Avoid duplicate or similar images. Now, I understand if you have a wedding and there are two or three photos of the bride and groom standing in front of this barn and there’s slightly different poses or different angles, then you may want to show you have some versatility or things like that. There are some reasons and there are some situations where you can do duplicates and that’s why I said avoid instead of didn’t do duplicates or similars. Definitely, duplicates would need to be avoided, but then having similar images if you can show more diversity and not have something that’s too similar, then try to avoid that.
Now, what happens is if images are too similar and let’s say if they’re so similar that you have to use the same file name and the same alt text, then Google may not index the two images or it may index one but not the other, or neither of them. So when you’re selecting your images, again, the key is just to be intentional and to ask yourself, “Is this image necessary?” and then, “Why is this image necessary and is it congruent with the goal and the purpose of the page?” So that’s it for image selection.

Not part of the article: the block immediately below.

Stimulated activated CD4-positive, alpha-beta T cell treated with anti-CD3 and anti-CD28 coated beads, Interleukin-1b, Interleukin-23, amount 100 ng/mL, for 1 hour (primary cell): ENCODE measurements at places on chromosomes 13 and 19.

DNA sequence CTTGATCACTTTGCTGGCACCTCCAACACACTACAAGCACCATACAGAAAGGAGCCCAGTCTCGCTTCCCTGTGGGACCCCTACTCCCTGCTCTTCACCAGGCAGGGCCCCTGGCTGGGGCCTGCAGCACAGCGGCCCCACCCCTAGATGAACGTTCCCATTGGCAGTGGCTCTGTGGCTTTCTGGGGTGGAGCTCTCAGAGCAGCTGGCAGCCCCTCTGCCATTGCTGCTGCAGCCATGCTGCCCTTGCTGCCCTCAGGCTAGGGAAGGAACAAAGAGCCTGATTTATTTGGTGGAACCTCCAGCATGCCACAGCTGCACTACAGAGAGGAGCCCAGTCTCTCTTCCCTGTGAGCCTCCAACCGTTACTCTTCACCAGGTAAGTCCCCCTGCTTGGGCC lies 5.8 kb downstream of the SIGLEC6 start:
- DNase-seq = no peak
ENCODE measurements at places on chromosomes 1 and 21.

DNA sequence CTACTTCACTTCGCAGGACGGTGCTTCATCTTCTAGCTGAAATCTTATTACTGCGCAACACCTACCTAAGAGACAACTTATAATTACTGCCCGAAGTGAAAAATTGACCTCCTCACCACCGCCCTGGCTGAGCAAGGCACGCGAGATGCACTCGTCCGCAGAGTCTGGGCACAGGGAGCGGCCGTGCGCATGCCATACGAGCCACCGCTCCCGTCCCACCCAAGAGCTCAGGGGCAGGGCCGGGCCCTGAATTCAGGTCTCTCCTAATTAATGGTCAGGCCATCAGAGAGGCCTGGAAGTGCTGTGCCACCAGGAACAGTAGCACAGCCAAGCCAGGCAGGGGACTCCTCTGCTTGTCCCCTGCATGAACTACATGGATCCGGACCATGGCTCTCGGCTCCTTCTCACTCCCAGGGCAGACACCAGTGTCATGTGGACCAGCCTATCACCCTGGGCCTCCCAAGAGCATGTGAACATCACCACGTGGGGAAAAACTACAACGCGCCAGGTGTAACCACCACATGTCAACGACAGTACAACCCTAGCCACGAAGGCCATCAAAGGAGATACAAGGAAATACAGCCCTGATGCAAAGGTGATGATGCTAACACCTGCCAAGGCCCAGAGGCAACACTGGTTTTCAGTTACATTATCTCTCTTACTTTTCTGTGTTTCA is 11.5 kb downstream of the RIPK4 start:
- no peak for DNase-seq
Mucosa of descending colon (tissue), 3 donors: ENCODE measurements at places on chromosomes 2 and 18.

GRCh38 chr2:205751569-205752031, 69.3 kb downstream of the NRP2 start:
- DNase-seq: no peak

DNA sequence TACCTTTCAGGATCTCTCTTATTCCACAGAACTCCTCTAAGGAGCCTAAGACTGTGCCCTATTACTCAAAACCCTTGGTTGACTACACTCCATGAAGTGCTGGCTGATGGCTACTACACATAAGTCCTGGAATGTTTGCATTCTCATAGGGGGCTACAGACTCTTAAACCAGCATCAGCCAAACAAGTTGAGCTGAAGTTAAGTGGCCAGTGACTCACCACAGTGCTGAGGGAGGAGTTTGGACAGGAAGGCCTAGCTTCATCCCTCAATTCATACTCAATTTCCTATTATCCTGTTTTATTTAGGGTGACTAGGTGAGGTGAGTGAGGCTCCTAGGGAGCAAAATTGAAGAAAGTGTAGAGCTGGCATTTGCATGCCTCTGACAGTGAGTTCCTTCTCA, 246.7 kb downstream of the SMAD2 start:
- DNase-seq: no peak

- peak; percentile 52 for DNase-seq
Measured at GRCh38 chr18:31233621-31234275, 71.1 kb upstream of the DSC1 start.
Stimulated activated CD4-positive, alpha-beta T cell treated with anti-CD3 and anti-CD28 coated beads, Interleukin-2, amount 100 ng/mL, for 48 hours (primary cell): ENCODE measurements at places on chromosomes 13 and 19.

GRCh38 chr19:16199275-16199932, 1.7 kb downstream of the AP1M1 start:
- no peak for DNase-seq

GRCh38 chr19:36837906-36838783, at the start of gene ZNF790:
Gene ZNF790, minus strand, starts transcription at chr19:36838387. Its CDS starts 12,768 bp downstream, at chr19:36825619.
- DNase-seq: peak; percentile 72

Add image near the text/copy where discussing like content
Make sure the image adds to the copy, the page, and the target
What else is important is the placement on the page and where it’s used in conjunction with a copy and other elements and other images on the page. So we want to add images near the text or copy where discussing the content.